Online music services slow to take off

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Online music services slow to take off

Online music services have failed to fuel a much faster uptake of online music purchases, according to Jupiter Research analysts.

Online CD sales in the US will remain flat in 2003, at $750m (£462m) or 7% of the entire recorded music market in the country, according to Jupiter senior analyst Lee Black.

Online music sales in the US - including songs downloaded digitally and songs purchased online but delivered by regular mail - will grow to $3.3bn (£2bn) in 2008, when the internet will account for 26% of US music spending, he said.

The number of recently launched services, including Apple Computer's iTunes Music Store, have rekindled interest in legitimate online services, but restrictions on the services may be curbing consumer enthusiasm for them.

Because of the difficulty of obtaining necessary licences from publishing copyright owners, Apple's service allows consumers to burn songs onto CDs, but the service is only available to users who can supply a valid US billing address.

iTunes competes with services such as MusicNet and Pressplay. Pressplay's parent company, Roxio, bought the assets of Napster, forced out of business by legal problems, and will relaunch Pressplay as Napster 2.0 by the end of the year.

However, as a result of restrictions on downloading, legally sanctioned services have failed to win over the majority of users of non-industry-sanctioned file-swapping services.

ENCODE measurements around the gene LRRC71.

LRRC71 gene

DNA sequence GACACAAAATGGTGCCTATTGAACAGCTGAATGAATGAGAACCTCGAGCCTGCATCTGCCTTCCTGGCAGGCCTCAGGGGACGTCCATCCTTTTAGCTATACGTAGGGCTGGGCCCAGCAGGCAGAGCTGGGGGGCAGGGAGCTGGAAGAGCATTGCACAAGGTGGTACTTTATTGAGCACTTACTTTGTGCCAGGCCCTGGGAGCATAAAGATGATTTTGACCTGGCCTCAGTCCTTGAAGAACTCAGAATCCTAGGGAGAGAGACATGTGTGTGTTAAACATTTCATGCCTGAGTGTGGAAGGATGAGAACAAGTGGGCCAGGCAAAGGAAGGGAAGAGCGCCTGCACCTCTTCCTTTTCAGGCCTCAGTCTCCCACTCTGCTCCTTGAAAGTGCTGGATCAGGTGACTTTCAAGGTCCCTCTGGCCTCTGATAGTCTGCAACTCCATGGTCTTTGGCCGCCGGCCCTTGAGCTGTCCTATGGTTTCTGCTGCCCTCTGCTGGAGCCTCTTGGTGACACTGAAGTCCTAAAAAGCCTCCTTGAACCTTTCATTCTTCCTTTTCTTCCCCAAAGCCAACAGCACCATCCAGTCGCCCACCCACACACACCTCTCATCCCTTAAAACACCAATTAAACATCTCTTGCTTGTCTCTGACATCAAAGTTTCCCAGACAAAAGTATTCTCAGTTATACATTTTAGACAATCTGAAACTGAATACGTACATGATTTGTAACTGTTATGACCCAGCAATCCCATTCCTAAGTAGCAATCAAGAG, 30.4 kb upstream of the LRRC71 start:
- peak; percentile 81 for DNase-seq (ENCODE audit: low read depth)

Only 17% of adults say that legal consequences threatened by the music industry have induced them to cut back on illegal file-sharing, according to Jupiter Research.

The Recording Industry Association of America (RIAA) has recently unleashed lawsuits against individual file-swappers.

Jupiter did not offer a forecast for online music in Europe or Asia, but online music in Europe has "been stuck" at least much as it has in the US according to Jupiter research senior Analyst Mark Mulligan.

"It's hard to say when the licensing problems will be resolved," he added.

However, major music companies will gradually license music to the new online services - albeit initially with restrictions - digital distribution inevitably will grow.

Digitally downloaded music (compared with music shipped physically) will grow as a percentage of all music purchased online, from only 9% this year to 48% in 2008, Jupiter forecasted.

Marc Ferranti writes for IDG News Service


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